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From Robert Dionne <>
Subject Re: Ars Technica finds DesktopCouch too laggy
Date Fri, 14 May 2010 13:11:44 GMT
I saw this and thought it was kind of mixed, but clearly not positive. I'm wondering about
the use case and how it was put together, whether it was tested adequately under load, etc..

I've been prototyping some stuff [1] that runs on a desktop and if you look at these screenshots
of a modified Futon, I'm doing type ahead searching that is very fast, and this runs fast
even while the search index is being built, other dbs are being replicated/compacted/etc..

So yea, I'd love to see a discussion or post-mortem of what the issues were. Is it just too
early a version?




On May 14, 2010, at 8:43 AM, Wout Mertens wrote:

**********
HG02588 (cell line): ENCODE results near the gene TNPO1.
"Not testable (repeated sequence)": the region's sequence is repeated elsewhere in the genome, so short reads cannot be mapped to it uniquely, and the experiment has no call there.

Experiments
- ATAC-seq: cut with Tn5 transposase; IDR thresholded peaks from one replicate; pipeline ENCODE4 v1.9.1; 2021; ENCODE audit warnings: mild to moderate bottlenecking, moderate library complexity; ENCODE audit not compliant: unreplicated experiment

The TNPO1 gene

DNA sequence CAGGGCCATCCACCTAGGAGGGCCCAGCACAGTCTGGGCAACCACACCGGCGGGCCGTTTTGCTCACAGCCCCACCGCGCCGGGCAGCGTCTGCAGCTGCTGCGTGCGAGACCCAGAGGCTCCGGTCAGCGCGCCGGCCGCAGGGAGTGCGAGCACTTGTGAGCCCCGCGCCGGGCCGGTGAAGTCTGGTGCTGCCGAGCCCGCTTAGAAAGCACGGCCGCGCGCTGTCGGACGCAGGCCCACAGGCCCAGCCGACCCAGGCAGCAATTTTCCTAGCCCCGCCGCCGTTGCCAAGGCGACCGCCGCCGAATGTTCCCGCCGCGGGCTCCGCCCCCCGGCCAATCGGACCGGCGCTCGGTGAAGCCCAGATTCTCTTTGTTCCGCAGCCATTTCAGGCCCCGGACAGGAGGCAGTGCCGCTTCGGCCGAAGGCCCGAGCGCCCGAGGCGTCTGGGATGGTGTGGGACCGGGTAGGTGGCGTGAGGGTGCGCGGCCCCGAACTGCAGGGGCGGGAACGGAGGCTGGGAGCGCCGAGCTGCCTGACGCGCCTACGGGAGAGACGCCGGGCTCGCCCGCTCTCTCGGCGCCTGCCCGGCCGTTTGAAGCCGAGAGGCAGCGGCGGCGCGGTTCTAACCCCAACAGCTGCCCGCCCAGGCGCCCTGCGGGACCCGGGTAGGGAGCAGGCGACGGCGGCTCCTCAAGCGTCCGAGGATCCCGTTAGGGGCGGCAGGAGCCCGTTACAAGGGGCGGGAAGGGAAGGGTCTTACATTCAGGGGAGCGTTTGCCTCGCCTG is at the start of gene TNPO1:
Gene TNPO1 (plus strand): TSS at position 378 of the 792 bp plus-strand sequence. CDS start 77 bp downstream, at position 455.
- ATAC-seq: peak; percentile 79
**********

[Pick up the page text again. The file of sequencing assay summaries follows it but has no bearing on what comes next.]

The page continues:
> Hi group,
> I noticed with sadness the rather disappointing review of the DesktopCouch feature of
Ubuntu at Ars Technica:
> "The take-away point is that the amount of latency and CPU overhead that DesktopCouch
introduces is just not conducive to building responsive desktop applications that run on a
wide range of ordinary consumer hardware. In cases where the number of records is in the tens
of thousands, it's more sensible to use SQLite and use DesktopCouch only for the parts that
need to be synchronized."
> I wonder where the lag is introduced. DesktopCouch is, as I understand it, a Python API
for storing and synchronizing user data like settings and chat logs, using CouchDB as the
> Is CouchDB too slow to use on a desktop system as a desktop database?
> Wout.

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